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Jorie Graham on a World Apart from Reality

By Harriet Staff

In recognition of Jorie Graham’s newest book, Place, The Spectator posted an interview with the Pulitzer Prize-winning poet. Place is Graham’s twelfth collection, and deals with inhabiting our world in relation to future beings. Here, Graham speaks about the need for hope, despite doleful environmental reports:

That it might be, as many scientists think, ‘too late’ — an unliveable, unsustainable world already ‘in the pipeline’ — is too baffling to the soul. So then, how to live? I mean, not just what to ‘do’ — there is so much hope in doing, in inventing — but how to live without our great capacity for joy? Why should we?

Graham also encourages “going through experience” rather than “around” it, and expresses serious concerns about our increasingly virtual world:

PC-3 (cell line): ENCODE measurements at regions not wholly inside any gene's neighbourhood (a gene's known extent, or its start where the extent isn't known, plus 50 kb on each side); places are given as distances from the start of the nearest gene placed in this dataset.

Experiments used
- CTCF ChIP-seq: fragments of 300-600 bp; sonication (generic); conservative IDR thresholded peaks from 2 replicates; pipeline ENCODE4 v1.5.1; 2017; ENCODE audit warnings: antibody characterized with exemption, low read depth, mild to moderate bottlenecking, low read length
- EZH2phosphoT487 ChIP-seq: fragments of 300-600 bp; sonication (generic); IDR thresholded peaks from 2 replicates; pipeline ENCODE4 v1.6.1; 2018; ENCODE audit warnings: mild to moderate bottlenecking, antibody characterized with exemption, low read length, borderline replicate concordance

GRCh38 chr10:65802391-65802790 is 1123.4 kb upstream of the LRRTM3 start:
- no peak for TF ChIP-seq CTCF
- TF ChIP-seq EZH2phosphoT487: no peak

I believe we live in a world with way too little reality, or means of accessing reality — if by ‘reality’ we mean a place where your accountability for actions is not virtual. I am not the only one to think much of the tragic violence being perpetrated by soldiers, for example, is caused by the violence perpetrated on them by making them feel the ‘game’ is virtual — even the people their tanks fire upon are converted to resemble outlines in video games on their monitors. Put people in front of virtual people and they will come to feel, themselves, both immune and virtual. 487,000 US soldiers are suicidal and have acute Post Traumatic Stress Syndrome. Now obviously war’s hell has done this to generations — just thinking of World War I is enough. But something extra has been added here — and that is the video-game thinness of the reality of the other. One has to wonder how much not even feeling your so-called enemy to be “real” makes you even more broken and divorced from your soul.

In such a world, Graham says, a poet’s place becomes both complicated and important. Go to The Spectator to learn how the poet establishes her place.

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Posted in Poetry News on Friday, June 22nd, 2012 by Harriet Staff.